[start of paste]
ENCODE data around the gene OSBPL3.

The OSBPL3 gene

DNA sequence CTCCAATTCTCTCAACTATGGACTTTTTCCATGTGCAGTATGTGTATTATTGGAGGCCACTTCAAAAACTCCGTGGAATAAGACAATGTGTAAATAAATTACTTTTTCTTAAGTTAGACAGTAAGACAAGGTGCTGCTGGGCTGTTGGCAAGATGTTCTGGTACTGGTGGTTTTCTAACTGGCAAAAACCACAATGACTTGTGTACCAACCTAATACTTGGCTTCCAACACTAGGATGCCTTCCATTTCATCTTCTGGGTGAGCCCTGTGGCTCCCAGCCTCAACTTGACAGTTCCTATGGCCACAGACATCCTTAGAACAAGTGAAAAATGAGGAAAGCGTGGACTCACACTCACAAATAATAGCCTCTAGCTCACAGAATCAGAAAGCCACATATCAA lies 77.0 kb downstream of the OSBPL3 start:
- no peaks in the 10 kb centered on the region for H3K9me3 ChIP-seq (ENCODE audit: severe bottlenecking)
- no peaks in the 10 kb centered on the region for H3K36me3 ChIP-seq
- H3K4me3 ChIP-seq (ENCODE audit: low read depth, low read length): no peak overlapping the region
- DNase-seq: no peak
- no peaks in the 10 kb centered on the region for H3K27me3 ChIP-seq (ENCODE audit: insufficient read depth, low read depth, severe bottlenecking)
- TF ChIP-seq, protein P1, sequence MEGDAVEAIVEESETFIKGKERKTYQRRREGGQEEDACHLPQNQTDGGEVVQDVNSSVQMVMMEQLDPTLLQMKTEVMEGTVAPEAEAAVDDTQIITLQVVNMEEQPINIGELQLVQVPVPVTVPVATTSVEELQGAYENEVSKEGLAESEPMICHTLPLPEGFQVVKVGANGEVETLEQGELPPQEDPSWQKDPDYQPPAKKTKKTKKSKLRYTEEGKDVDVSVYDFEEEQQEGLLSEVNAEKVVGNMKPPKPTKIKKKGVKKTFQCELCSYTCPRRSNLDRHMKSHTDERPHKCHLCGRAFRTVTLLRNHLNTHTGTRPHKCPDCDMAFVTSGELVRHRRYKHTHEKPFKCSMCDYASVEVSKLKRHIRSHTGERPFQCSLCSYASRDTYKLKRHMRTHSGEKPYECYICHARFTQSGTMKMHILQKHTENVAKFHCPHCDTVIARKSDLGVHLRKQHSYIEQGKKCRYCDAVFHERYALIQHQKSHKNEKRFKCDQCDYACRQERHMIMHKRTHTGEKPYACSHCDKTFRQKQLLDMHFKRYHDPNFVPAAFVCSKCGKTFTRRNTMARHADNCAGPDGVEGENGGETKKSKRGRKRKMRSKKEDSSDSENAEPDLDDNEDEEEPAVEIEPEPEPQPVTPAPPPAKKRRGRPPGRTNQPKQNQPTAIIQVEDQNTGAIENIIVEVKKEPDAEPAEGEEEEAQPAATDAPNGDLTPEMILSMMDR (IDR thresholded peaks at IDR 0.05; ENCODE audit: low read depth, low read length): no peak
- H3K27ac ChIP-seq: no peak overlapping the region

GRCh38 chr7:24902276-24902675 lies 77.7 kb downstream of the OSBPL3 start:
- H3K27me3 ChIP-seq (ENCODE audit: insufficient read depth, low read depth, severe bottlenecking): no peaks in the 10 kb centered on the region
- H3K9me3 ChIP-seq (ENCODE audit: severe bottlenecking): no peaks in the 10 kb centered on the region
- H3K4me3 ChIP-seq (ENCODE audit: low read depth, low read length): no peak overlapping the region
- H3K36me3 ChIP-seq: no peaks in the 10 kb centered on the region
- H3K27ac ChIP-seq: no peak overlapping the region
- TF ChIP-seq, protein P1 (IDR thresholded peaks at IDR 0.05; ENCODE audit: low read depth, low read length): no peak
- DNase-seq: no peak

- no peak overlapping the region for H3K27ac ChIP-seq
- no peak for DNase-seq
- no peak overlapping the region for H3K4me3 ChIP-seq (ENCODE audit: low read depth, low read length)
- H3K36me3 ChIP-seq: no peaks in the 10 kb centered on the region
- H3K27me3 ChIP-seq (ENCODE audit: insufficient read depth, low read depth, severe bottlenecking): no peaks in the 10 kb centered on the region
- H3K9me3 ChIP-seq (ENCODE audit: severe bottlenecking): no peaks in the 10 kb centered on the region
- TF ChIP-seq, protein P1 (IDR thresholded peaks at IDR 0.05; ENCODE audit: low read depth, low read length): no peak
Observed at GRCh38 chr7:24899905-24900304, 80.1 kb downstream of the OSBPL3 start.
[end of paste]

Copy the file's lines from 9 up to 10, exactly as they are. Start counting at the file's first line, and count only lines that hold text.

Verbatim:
- TF ChIP-seq, protein P1, sequence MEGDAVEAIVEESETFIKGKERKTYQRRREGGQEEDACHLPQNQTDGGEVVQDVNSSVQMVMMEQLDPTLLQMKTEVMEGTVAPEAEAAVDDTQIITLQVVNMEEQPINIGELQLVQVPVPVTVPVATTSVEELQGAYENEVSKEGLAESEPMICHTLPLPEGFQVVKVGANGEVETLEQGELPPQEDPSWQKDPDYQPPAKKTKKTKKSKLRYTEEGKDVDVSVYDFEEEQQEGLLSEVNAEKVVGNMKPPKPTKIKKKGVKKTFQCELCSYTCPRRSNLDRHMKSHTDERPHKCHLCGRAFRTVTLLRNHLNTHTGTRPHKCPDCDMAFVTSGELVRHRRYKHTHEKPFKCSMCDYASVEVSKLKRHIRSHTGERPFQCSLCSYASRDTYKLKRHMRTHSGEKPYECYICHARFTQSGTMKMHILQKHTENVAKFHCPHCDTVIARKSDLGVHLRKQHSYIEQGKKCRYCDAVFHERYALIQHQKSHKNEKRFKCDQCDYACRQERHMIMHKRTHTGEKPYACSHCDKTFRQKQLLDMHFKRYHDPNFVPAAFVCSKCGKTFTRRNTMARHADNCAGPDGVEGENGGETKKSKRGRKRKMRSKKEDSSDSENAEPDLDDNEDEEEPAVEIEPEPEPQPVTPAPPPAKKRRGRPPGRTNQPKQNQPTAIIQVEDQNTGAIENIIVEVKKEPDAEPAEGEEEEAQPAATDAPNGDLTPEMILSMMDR (IDR thresholded peaks at IDR 0.05; ENCODE audit: low read depth, low read length): no peak
- H3K27ac ChIP-seq: no peak overlapping the region